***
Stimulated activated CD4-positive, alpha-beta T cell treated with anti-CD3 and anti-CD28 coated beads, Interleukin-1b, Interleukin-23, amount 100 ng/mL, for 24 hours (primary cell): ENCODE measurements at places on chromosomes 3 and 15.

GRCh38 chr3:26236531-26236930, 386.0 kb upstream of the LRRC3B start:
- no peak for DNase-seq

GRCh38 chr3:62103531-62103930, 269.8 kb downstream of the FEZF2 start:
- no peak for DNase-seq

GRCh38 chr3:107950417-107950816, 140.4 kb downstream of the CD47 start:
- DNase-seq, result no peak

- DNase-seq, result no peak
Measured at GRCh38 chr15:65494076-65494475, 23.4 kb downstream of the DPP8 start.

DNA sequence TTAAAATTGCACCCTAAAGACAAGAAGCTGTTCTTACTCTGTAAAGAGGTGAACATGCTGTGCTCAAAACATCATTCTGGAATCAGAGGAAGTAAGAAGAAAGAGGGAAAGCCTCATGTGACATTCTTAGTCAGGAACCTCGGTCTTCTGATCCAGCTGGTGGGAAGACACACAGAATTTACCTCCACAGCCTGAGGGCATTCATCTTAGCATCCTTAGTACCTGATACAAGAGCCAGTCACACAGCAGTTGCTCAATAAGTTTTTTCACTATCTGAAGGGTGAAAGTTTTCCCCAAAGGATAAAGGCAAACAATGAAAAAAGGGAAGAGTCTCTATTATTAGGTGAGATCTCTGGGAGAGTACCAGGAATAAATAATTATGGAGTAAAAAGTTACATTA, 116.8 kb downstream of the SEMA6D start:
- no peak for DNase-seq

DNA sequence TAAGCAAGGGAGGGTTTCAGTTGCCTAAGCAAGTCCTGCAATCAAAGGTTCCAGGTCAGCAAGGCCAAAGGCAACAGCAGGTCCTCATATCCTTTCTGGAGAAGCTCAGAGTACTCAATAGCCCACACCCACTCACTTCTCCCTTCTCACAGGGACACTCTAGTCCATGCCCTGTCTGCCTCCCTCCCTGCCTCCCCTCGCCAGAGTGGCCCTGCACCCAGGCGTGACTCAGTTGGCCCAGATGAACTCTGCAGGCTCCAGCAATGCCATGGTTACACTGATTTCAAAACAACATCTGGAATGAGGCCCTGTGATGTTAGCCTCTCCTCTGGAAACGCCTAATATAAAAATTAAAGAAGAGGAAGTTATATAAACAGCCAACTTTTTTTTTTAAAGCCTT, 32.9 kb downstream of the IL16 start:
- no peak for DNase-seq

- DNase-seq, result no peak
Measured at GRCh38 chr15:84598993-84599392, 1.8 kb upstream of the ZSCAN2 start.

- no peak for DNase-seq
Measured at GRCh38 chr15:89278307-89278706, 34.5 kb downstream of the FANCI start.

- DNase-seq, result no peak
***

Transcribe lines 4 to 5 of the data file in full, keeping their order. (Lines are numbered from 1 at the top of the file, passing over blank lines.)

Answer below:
GRCh38 chr3:62103531-62103930, 269.8 kb downstream of the FEZF2 start:
- no peak for DNase-seq